Via the Jamestown Foundation Turkmenistan and Pakistan continue their talks on the revival of the Turkmenistan–Afghanistan–Pakistan–India (TAPI) pipeline, and a bilateral meeting on the issue in Islamabad will be announced soon—possibly in late June 2023. For its part, Ashgabat is keen on moving ahead with the project, while energy-deficient Pakistan is willing to go ahead with or without India. And Kabul has said it is ready to raise a special force to provide security for the project (Business Recorder, May 13). Some sources have stated that the potential transit revenues could make up as much as 80 or 85 percent of Afghanistan’s central budget, providing added incentives for securing the area around the prospective pipeline.
Overall, the TAPI pipeline is planned to stretch for over 1,100 miles with the capacity to transport 33 billion cubic meters (bcm) of natural gas each year from the Galkynysh Gas Field in Turkmenistan to the Indian city of Fazilka via Afghanistan and Pakistan (Business Turkmenistan, August 23, 2022). The project was initially conceived in the early 1990s; however, the pipeline consortium was not announced until 2014 with an estimated cost of $10 billion at that time. In 2018, construction began on the pipeline but was soon stopped due to security reasons after workers clearing the area were killed by unknown assailants (Pakistan Today, January 18, 2022).
In recent years, officials in Islamabad, Kabul and Ashgabat have been seriously considering a return to the project, which again came into the spotlight following the withdrawal of American forces and the Taliban’s takeover of Kabul in 2021. The insecurity and political instability in Afghanistan has so far been the main hurdle preventing the pipeline’s construction. Nevertheless, Taliban leaders have already assured Turkmenistan that they will provide adequate security for the project (Express Tribune, February 1, 2022). According to a plan announced by Taliban spokesperson Bilal Karimi in January 2022, Afghanistan “will deploy a 30,000-member security unit for the security of the TAPI project. They will be providing security along the route of the project in all parts of the provinces where the pipeline is being constructed” (Pipeline-journal.net, January 17, 2022).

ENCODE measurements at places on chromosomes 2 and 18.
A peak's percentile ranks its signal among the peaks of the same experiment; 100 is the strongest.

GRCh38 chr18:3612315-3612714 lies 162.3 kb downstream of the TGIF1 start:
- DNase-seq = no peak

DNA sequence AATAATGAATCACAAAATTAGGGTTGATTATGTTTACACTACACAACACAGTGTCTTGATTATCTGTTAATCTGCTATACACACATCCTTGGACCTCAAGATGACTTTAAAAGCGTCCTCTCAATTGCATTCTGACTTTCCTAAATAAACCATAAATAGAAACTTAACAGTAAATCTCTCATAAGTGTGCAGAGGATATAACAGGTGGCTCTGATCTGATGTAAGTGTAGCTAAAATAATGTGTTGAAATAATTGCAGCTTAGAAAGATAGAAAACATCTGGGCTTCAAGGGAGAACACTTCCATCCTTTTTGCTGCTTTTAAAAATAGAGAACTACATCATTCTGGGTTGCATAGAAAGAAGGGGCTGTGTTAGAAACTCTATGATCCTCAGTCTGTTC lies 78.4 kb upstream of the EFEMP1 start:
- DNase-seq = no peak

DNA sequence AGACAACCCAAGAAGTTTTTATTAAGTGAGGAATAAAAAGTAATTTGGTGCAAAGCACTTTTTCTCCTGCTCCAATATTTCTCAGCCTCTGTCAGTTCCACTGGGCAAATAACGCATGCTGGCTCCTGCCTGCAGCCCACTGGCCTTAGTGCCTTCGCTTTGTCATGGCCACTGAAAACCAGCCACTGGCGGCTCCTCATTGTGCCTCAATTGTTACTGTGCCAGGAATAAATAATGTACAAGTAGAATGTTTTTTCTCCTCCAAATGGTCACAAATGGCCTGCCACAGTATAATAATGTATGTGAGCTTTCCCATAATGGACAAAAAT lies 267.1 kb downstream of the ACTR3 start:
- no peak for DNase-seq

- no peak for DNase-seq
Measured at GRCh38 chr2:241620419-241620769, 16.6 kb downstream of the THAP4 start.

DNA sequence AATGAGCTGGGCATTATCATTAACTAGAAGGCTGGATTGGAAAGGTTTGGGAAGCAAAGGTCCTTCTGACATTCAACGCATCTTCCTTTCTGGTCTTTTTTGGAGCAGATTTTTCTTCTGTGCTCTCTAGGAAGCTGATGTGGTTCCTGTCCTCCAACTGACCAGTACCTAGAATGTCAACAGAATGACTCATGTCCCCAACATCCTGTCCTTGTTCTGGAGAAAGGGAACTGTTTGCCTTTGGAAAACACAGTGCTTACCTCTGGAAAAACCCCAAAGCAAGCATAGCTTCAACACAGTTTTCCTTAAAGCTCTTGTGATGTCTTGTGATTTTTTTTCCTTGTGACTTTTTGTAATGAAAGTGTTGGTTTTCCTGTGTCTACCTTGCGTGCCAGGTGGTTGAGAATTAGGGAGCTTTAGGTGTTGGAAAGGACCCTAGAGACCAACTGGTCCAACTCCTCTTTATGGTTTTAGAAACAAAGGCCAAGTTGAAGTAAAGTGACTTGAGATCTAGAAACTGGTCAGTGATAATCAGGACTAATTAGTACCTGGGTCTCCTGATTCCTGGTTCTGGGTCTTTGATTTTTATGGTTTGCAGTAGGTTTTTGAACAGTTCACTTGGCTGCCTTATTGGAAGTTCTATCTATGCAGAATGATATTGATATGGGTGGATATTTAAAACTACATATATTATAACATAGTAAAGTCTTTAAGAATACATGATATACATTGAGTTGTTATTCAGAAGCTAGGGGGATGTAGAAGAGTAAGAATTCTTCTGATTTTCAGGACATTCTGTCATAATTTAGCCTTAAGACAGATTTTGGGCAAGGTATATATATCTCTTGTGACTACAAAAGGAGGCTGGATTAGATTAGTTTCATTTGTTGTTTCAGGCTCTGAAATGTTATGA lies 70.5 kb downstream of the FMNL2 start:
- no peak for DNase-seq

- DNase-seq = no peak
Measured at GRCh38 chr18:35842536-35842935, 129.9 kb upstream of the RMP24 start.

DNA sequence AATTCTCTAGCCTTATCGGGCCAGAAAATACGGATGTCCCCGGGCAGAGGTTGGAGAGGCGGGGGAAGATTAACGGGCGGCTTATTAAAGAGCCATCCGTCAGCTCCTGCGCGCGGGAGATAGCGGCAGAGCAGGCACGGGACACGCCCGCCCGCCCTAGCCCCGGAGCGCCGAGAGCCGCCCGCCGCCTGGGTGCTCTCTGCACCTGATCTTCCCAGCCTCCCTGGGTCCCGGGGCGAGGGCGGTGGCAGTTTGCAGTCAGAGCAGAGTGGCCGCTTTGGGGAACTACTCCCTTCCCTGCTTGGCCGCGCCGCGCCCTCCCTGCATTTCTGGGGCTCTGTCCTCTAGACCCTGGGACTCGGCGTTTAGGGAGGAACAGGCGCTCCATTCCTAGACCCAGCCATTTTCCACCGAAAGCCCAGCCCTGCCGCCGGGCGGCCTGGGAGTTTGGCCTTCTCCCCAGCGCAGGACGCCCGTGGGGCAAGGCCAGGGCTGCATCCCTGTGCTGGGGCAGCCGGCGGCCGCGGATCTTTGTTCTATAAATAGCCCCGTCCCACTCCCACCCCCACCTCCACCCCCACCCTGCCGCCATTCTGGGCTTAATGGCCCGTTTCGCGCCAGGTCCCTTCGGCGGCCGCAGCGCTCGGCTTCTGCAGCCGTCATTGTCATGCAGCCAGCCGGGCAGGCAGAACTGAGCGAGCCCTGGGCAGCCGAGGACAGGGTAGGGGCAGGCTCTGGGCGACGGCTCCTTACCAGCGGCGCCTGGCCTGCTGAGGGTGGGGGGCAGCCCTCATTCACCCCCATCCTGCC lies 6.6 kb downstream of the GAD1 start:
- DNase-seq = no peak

India, however, has raised concerns about the logistical challenges and commercial aspects of the pipeline (Economic Times, January 20). Specifically, New Delhi is primarily concerned about the potential hidden costs of constructing the project as well as the political uncertainties of sanctioning a pipeline that would run through the territory of geopolitical rival Pakistan (Tribune.com.pk, February 1, 2022).
The revival and execution of the TAPI project is not without its geopolitical implications. For its part, Russia has also shown interest in the revival and construction of the pipeline. In January 2023, Zamir Kabulov, the Russian special envoy to Afghanistan, visited Kabul and presented a renewed push from Moscow to revive the stalled project. “As the situation in Afghanistan stabilizes, the participation of domestic economic operators in the construction and operation of the Turkmenistan–Afghanistan–Pakistan–India gas pipeline is possible,” said the Russian Foreign Ministry after Kabulov’s visit (Economic Times, January 20).